The way in which authors introduce and invent characters for their novels is an individual talent. In Remains of the day Ishiguro presents us with Mr Stevens, he is the voice of Darlington Hall and all it stands for; he takes his identity and personality from his status as a good butler not as a good person. He has dedicated his entire life to serving an unworthy "gentleman". He is introduced to us firstly by his reflection in how his journey began, he tells the reader:

"It seems increasingly likely that I really will undertake the expedition that has been preoccupying my imagination now for some days"

Ishiguro is introducing Stevens as the sole narrator. From his first speech we can pick up on his formal language and his strong connection with the past, he is shown to be careful and precise in his choice of words, this may make him come across as pompous. We are introduced to each character through Stevens' memories. We learn of Miss Kemptons strong will and determination through Stevens' reflection on her. He receives a letter from Miss Kempton telling him about her life, and typical of Stevens, he reads more into it than was actually meant. He interprets the letter, as her wanting to return to Darlington Hall, but later finds out this wasn't the case at all. On one occasion Stevens remembers her reaction when he told her that under Lord Darlington's orders two maids were to be dismissed because they were Jewish, Miss Kempton says:

"I am warning you Mr Stevens I will not continue to work in such a house . . . if my girls are dismissed I will leave also"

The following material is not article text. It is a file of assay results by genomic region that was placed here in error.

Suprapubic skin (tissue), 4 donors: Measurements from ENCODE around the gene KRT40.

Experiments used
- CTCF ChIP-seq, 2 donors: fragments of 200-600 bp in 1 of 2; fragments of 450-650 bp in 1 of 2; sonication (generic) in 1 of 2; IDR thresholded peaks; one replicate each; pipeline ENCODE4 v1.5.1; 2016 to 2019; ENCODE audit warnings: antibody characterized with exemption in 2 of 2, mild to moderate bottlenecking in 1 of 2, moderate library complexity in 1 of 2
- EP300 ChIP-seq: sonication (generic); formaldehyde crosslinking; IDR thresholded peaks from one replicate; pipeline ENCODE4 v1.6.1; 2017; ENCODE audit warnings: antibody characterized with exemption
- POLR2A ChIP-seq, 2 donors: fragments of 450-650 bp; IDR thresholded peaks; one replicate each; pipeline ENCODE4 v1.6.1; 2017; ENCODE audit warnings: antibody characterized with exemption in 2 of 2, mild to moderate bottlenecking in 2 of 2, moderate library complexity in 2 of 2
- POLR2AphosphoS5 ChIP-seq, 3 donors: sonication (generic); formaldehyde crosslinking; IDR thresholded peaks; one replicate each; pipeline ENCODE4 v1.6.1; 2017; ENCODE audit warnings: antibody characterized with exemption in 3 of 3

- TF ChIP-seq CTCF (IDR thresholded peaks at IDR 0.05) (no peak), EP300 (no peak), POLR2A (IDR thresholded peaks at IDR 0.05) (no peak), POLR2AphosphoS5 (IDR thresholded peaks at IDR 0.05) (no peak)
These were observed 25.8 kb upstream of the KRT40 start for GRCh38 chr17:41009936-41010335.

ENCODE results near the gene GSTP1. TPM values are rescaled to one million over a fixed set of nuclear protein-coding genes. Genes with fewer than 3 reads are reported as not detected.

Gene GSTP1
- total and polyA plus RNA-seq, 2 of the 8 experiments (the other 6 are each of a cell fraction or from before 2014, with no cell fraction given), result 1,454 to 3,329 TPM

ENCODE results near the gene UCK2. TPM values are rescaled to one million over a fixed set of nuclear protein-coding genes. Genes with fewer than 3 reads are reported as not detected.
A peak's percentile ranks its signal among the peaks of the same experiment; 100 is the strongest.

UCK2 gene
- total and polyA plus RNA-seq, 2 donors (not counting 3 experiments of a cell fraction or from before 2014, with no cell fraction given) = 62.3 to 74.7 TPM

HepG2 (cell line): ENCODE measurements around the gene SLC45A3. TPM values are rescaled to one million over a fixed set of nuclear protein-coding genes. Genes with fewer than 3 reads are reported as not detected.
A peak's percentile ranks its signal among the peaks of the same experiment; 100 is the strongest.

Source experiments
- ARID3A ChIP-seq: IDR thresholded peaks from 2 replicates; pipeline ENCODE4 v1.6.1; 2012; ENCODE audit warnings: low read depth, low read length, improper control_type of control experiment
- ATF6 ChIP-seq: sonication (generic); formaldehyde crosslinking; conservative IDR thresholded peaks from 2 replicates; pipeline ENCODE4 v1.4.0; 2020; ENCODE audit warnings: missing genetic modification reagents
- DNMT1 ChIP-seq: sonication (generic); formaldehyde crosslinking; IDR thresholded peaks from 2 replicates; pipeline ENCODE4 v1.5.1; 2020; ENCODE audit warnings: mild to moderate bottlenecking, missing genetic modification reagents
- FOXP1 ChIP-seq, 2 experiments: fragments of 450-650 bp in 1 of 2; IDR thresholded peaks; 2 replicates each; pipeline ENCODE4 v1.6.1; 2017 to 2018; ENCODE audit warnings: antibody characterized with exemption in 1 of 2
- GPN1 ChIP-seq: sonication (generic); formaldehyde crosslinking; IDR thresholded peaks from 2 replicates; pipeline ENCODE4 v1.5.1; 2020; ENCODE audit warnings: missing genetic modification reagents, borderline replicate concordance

She is emotional without being excessively sentimental. She shows her feelings on the matter and so has an identity and purpose other than work. There are indications right through the book that she has feelings for Mr Stevens, she is blind to the fact that Stevens is driven by the desire to be a perfect butler. Miss Kempton also has a immature almost childish side to her personality, like when she is courting Mr Benn with the hope to make Stevens jealous. When he sees it as a professional loss she allows her sorrow and fury to get the better of her and leaves Darlington Hall to get married to Mr Benn. Even at the end of the novel she still has feelings for Stevens

"I get thinking about a life I might have had with you Mr Stevens"

It shows the depth of her love and her sorrow for what has been lost. Miss Kempton is a key figure for what she reveals about Stevens and in her own right.

Lord Darlington who is the former owner of Darlington Hall is deceased before Stevens writes his narrative, he is only revealed through Stevens' flashbacks. Our first vision of Lord Darlington is when Stevens tells us how Lord Darlington gave him a number of suits.

"I am in the possession of a number of splendid suits, kindly passed to me over the years by Lord Darlington himself"

This gives a good impression of Lord Darlington, however this impression quickly deteriates as Stevens moves further and further away from Darlington Hall. We learn of his connections with the Nazis, Lord Darlington was dealing with political matters beyond his limits, he was being used a pawn and a stepping stone for the Nazis. Although his intentions were good he should not be dabbling in things that he does not understand, he is oblivious to reality.. We are made aware of his ill treatment of the Jewish maids and of Stevens. Lord Darlington represents English morality their standards and represents the "established" or "great" people.

The way in which E. M Forster chooses to introduce Lucy in A room with a view is quite original, the novel starts in the middle of a conversation between her and Miss Bartlett - They are both expressing their disgust at their holiday residence. Lucy says